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On the weekend of July 15, the Chinatown–International District hosts Dragon Fest to celebrate the cultures that established one of the city’s most diverse neighborhoods. But soon, a new community may enter the picture: affluent young professionals.

That’s because a new streetcar and an increasingly popular light rail, plus swaths of available real estate close to downtown, have turned the district into a fresh opportunity for developers. 

“It’s like we’ve just been discovered,” says Teresita Batayola, CEO of International Community Health Services, which provides care for Asian and Pacific Islander patients in the neighborhood. Walk a few blocks from ICHS, she says, and you’ll notice the proposed land use signs. There are currently six mixed-use developments in the approval process—and one on the way—with the International Special Review District, which upholds the neighborhood preservation code. 

Batayola’s office is across the street from one of the more controversial projects: the SpringHill Suites Marriott, a 14-story hotel and market-rate condominium. 

Many in the neighborhood fear the new development will make the surrounding area less hospitable for longtime residents by increasing traffic and competition for parking spaces. This includes short-term parking used by patients at ICHS, many of whom are elderly. The proposed building will also cast a literal shadow over the Donnie Chin International Children’s Park, named for the beloved late community advocate.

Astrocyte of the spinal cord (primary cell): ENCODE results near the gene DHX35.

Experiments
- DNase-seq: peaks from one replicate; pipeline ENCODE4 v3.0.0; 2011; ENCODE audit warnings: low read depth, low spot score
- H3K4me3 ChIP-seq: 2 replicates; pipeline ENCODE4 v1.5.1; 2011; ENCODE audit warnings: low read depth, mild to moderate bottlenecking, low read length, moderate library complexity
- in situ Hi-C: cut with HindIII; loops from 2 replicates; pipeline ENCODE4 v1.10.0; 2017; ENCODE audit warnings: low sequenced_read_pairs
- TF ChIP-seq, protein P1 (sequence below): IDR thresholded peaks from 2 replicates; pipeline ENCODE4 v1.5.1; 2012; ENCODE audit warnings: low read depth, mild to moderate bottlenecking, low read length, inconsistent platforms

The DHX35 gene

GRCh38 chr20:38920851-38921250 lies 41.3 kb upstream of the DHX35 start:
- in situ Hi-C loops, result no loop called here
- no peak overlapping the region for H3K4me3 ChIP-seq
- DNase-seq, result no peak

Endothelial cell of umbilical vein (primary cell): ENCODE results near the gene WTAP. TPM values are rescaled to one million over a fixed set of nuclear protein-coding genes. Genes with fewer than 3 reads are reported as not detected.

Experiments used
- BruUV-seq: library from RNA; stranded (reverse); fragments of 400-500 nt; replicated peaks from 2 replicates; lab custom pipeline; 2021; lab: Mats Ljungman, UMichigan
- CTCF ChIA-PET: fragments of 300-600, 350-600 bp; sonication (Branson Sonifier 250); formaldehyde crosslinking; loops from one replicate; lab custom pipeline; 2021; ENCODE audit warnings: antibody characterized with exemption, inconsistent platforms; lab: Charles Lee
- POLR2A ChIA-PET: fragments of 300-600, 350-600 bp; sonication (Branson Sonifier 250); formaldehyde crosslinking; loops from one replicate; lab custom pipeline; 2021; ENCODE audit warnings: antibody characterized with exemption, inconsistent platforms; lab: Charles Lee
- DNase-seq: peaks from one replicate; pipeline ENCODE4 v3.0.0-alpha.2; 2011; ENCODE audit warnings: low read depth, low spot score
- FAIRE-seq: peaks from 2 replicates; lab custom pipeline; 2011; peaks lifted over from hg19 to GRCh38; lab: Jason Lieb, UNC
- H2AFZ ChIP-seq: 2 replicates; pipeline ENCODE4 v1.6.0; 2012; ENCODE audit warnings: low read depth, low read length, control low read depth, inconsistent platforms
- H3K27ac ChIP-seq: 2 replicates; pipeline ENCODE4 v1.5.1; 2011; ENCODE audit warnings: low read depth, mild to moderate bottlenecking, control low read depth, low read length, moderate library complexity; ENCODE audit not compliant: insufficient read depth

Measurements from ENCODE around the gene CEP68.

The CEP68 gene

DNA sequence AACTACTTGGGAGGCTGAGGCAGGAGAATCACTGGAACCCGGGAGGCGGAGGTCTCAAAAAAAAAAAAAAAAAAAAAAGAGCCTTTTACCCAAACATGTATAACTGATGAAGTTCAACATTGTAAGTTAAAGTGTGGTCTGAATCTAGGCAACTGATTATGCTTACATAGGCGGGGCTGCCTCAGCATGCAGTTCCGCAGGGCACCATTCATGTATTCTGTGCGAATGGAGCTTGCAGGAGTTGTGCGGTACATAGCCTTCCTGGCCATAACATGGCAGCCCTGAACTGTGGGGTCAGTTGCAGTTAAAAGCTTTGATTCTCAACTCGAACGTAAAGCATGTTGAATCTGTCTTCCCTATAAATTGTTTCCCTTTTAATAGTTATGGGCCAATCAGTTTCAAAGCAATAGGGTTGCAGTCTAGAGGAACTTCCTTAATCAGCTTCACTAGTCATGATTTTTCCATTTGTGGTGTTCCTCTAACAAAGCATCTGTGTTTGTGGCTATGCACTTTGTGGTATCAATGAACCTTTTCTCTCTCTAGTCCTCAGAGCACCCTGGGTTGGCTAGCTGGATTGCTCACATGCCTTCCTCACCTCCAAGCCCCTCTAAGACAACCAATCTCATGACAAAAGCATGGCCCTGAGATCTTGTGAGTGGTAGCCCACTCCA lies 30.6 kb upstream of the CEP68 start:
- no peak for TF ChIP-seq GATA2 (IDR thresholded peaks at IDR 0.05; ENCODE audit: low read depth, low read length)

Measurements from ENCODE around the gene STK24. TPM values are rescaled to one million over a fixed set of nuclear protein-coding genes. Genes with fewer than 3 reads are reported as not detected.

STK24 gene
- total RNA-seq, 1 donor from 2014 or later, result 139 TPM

Though there are design concerns, a new hotel may bring certain positive changes to the neighborhood, says Shanti Breznau, business developer at Hing Hay Coworks and the Bush Hotel. She believes many local businesses could benefit from a rotation of new neighbors. “Tourists eat out for every meal, and this is a restaurant district.”

While new development seems inevitable, there’s more than one way to approach it, says Miye Moriguchi, development manager at Uwajimaya, which opened the Publix in 2016. The formerly decrepit hotel now houses 125 apartment units—20 percent deemed affordable housing—all while preserving the historic building and blending into the surrounding blocks. As for the retail space, the Publix will soon be home to Dough Zone and Great State Burger, both local businesses Moriguchi believes will be a welcome addition. “The neighborhood,” she says, “is evolving.”

Updated June 12 and 13, 2017. This corrects the personal pronoun associated with Shanti Breznau and better reflects her position on the hotel project.

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